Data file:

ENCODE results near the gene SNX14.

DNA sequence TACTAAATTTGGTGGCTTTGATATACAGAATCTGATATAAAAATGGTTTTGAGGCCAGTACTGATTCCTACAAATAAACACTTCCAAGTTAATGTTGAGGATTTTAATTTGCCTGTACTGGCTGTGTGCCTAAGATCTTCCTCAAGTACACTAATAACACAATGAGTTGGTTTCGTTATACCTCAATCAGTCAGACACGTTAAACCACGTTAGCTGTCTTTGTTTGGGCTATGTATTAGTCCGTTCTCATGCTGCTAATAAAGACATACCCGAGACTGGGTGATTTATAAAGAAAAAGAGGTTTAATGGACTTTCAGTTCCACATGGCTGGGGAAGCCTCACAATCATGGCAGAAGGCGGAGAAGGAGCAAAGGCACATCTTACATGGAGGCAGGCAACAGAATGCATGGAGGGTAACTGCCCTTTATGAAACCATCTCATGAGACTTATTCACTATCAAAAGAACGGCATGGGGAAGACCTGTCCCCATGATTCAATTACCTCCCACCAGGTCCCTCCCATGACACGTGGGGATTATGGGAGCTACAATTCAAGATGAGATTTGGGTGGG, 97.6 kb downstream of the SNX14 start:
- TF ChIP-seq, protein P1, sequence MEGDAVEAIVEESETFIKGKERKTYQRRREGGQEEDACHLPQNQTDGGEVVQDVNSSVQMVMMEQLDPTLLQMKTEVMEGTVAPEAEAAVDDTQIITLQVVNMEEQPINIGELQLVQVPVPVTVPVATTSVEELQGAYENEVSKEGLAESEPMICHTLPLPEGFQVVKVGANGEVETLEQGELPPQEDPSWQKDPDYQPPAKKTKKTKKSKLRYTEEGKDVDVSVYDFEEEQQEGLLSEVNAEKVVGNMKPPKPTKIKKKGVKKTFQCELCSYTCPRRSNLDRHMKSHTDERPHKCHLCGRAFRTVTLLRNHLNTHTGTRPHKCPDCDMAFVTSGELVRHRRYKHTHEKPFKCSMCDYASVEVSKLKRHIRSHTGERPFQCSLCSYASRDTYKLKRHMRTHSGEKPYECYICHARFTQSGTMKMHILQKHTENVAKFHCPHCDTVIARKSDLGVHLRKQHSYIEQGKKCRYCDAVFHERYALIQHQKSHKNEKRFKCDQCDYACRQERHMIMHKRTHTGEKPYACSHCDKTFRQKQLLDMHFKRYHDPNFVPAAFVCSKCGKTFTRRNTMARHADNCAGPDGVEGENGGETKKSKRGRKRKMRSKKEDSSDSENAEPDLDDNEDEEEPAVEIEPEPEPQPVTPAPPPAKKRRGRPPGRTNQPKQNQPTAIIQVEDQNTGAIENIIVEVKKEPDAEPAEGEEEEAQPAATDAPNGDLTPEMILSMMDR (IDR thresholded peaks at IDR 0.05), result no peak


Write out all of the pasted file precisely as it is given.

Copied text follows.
ENCODE results near the gene SNX14.

DNA sequence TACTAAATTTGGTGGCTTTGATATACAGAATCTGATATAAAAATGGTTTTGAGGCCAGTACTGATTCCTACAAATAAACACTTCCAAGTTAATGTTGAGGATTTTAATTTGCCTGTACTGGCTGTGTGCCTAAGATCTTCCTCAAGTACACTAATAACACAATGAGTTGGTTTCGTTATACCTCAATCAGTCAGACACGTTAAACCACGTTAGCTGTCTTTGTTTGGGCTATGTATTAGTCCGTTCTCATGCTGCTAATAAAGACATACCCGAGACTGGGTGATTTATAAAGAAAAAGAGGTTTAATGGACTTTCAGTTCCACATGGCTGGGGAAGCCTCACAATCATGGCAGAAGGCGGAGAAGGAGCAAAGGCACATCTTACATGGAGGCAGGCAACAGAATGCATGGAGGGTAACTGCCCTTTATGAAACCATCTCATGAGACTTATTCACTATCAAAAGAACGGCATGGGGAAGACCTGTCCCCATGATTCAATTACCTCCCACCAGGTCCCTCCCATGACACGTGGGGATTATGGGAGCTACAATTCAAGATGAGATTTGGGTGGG, 97.6 kb downstream of the SNX14 start:
- TF ChIP-seq, protein P1, sequence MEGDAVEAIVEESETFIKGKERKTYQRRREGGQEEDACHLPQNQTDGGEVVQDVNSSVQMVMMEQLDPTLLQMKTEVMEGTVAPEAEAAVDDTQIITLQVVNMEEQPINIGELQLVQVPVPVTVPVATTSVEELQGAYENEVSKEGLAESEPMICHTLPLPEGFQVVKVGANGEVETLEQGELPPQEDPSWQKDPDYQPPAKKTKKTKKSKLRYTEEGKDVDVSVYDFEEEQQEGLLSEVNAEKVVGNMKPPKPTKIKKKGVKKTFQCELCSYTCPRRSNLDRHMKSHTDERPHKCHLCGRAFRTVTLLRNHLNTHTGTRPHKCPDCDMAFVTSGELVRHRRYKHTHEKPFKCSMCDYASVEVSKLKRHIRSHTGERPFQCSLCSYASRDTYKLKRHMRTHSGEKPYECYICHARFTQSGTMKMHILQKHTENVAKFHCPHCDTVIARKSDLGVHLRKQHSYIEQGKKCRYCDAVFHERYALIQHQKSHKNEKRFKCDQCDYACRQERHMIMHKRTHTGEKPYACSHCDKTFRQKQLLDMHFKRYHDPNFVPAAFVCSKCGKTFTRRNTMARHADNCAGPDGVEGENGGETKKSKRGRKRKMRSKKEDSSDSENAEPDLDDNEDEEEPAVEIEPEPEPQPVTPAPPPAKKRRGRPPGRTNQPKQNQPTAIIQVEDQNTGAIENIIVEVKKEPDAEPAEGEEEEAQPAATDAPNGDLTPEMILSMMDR (IDR thresholded peaks at IDR 0.05), result no peak